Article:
Jun 29, 2020

6 Examples of Chinese Youth Slang

Do you know what the most fun part of learning a language is? It’s discovering some of the not-so-formal vestiges of a spoken tongue. It’s no surprise that some of the first words your multilingual friends might teach you are generally curse words.

Well, we won’t be teaching you any curse words (sorry), but we will give you a little glimpse into the minds of Chinese youth and how they speak to one another. This handy list of Chinese youth slang will have you up to date with all the whippersnappers (FYI that’s slang for young).

Why Learn Slang?

Look, there are many reasons to learn Chinese, but if one of them is being cool, then you’ll want to pick up some slang words and expressions. These are the kinds of phrases you’ll see teens flinging at each other in online forums, gaming chats, and on the street.

I used to be with ‘it’, but then they changed what ‘it’ was. Now what I’m with isn’t ‘it’ anymore and what’s ‘it’ seems weird and scary. It’ll happen to you!”

For those of you out of the loop, that beautifully worded piece of wisdom comes to you from none other than the Simpson family patriarch himself. No, not Homer — it’s his father, Abe. And, ironically enough, this seemingly senile old man has youth culture down to a T.

The times are constantly changing, and with that comes the evolution of cool. Coolness is constantly being redefined, and this process is driven almost exclusively by youth.

If you’re one to try to keep your finger on the pulse of youth culture in general, then learning some of these expressions will definitely come in handy!

Examples of Slang

Méi mén er (没门儿)

“Méi mén er” is a Chinese expression that translates to “no door”. No, despite what you may think, this phrase is not referring to the lack of an entrance. Its English equivalent would be something like “not a chance!’ or “No way!”.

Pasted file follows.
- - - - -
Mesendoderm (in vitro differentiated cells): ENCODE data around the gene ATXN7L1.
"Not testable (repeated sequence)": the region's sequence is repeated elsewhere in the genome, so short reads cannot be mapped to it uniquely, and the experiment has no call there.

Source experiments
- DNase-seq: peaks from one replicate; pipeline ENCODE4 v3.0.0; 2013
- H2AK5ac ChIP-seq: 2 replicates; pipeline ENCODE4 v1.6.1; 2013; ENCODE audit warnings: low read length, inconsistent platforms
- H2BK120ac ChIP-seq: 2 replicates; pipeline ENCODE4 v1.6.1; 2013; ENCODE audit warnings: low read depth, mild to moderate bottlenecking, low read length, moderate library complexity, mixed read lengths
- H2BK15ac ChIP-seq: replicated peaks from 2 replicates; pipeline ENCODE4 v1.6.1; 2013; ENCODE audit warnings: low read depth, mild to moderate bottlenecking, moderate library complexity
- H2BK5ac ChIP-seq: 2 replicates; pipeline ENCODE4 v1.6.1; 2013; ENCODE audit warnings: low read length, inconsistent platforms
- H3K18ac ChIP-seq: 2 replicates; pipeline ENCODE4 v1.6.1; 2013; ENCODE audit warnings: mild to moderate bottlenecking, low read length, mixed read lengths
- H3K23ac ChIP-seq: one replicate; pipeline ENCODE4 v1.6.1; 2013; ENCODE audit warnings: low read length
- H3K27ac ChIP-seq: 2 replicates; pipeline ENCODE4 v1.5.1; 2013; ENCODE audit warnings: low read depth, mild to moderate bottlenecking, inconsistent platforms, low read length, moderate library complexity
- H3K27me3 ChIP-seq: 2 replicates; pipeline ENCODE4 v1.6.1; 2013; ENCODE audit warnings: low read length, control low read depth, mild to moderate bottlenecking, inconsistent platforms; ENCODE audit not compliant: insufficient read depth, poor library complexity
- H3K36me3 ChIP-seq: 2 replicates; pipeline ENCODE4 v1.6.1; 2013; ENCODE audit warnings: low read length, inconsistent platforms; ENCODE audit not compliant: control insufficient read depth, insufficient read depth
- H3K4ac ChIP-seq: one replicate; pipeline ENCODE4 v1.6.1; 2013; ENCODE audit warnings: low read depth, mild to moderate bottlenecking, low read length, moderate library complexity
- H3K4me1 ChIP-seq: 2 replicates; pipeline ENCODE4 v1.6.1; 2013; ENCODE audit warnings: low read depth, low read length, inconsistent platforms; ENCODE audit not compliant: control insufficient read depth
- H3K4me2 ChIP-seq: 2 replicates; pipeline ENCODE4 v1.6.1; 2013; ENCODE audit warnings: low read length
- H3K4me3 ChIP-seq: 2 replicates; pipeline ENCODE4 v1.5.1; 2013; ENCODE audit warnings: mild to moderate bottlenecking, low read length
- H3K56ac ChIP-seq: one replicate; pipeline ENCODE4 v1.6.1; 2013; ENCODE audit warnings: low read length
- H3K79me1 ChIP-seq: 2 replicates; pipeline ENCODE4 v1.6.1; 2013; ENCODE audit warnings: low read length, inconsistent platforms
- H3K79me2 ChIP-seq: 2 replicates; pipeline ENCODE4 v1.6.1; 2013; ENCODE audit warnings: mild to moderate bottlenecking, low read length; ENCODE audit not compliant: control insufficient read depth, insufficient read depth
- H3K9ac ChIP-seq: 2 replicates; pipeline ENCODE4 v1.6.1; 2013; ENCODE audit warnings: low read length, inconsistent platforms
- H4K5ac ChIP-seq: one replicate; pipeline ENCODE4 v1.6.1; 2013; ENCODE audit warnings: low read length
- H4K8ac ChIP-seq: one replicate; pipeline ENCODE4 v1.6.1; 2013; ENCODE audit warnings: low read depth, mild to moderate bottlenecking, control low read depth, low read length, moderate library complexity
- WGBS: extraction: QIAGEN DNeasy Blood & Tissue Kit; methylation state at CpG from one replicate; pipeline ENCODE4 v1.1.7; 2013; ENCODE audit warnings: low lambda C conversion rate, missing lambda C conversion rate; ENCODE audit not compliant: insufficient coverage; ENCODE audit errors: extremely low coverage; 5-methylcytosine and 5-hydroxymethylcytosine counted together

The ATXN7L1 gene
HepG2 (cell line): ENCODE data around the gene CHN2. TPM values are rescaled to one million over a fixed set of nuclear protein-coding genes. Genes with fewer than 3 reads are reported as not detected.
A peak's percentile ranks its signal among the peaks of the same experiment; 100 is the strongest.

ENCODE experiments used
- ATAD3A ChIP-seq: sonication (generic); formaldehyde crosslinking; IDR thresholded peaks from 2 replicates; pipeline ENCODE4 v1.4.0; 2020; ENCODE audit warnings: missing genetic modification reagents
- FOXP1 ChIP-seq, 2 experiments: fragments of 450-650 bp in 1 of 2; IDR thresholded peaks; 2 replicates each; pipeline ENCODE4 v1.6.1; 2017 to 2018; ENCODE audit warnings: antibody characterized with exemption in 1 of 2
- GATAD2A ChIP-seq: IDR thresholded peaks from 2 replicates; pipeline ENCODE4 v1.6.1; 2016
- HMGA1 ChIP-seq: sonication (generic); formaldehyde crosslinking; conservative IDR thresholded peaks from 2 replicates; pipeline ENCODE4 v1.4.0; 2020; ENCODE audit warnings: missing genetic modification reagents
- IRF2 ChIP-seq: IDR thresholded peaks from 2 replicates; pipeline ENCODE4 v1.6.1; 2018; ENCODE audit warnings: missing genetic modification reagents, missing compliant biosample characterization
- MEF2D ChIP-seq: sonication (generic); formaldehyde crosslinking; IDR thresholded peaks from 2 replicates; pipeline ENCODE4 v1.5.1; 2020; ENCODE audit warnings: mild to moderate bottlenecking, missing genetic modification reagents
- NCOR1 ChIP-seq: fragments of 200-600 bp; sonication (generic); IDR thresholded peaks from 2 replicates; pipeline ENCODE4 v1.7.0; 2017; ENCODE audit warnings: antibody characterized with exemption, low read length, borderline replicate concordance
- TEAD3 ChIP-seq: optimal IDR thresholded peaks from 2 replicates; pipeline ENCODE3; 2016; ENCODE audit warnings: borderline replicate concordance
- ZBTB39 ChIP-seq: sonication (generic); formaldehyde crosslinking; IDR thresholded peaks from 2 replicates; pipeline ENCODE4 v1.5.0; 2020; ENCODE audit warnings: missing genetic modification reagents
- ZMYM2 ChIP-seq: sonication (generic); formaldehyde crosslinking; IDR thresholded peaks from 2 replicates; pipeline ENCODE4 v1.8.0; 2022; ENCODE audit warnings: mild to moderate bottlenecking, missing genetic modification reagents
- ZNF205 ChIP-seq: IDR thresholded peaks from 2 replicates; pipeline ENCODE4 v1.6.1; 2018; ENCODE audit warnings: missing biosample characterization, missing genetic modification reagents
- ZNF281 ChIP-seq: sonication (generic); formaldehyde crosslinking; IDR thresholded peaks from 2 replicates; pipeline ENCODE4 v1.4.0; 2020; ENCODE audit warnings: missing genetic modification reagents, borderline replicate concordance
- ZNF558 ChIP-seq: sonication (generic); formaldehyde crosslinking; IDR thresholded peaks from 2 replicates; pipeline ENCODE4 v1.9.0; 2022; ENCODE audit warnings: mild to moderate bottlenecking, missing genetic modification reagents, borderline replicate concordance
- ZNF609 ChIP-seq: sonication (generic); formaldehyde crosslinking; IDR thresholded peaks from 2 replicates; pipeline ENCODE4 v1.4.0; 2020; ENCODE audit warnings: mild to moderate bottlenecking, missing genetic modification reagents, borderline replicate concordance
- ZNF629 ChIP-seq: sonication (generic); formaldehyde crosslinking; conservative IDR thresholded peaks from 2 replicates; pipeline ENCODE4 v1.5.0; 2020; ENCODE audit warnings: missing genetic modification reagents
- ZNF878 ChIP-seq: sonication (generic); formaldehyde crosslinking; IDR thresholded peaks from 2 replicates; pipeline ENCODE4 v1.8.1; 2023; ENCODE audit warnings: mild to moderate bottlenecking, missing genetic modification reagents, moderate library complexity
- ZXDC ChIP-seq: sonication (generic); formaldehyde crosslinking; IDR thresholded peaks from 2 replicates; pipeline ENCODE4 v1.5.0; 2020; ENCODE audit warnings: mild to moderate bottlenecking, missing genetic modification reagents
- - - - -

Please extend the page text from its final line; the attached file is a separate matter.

Kǒnglóng (恐龙)

With any luck, “Kǒnglóng” is not a phrase you will ever use, but it doesn’t hurt to know what it means. The word is generally used in a derogative fashion to describe a girl who is perceived as ugly. The direct translation is “dinosaur”.

Pāi mǎ pì (拍马屁)

Pāi mǎ pì (or PMP as it’s known on the internet) translates directly to “patting the horse’s backside”. It’s basically the Chinese equivalent of a bootlicker, suck-up, yes-man, etc. The typical connotation of the phrase generally relates to someone who may be overly flattering in a deceptive and disingenuous manner.

Liù liù liù (溜 溜 溜)

“Liù liù liù” is often seen online as “666”. No, this is not the mark of the beast or Drake’s favorite tagline. The phase essentially translates to “awesome”. Although you don’t need to say it three times, this is generally done to exclaim just how awesome the thing in question is. Similarly, you can say it ten times if it’s really THAT awesome.

Suàn Le (算了)

“Suàn le” directly translates to “forget it”. It can also be used to connote the oft-used teenage staple: “whatever”. However, its use is quite malleable, as it can also be used to say something that amounts to the Chinese equivalent of “let it go”. 

520 (wǔèrlíng)

The number “520” in Chinese is consonant with the characters (wǒ ài nǐ), which means “I love you” in translation. Among the youth of China, “520” also means Valentine’s Day and is celebrated on May 20.

Kù bì (酷毙)

For the effect of their speech, young people often use the phrase “kù bì” consisting of the two words: “kù” that means “cruel” and “bì” that means “die, kill”. However, the whole phrase does not convey any negative meaning. In slang, the first character is consonant with the English “cool”, and the phrase entirely means something “cool”.


Ultimately, you’ll want to think of this list as a handy little compendium of Chinese slang. A Chinese Urban dictionary, if you will.

These are the sorts of words and expressions you won’t be exposed to in any formal education of the Chinese language. If you’re learning formal Chinese, you may as well familiarize yourself with some of the slang you are likely to hear (lest you want to find yourself completely out of the loop).

Knowing a combination of the two will give you a HUGE advantage over those who only learned what they were taught in school. It’s also a great way to impress or bond with any new Chinese acquaintances. With any luck, you’ll now be cool in at least two languages!

By Eliza Medley | A Super Chineasian

She is actively interested in management, new technologies and writing motivational articles.
And also trying to go with time with modern trends. Inspires people with her work to learn new
things and reach new heights.
Follow @Eliza_Medley on Twitter.

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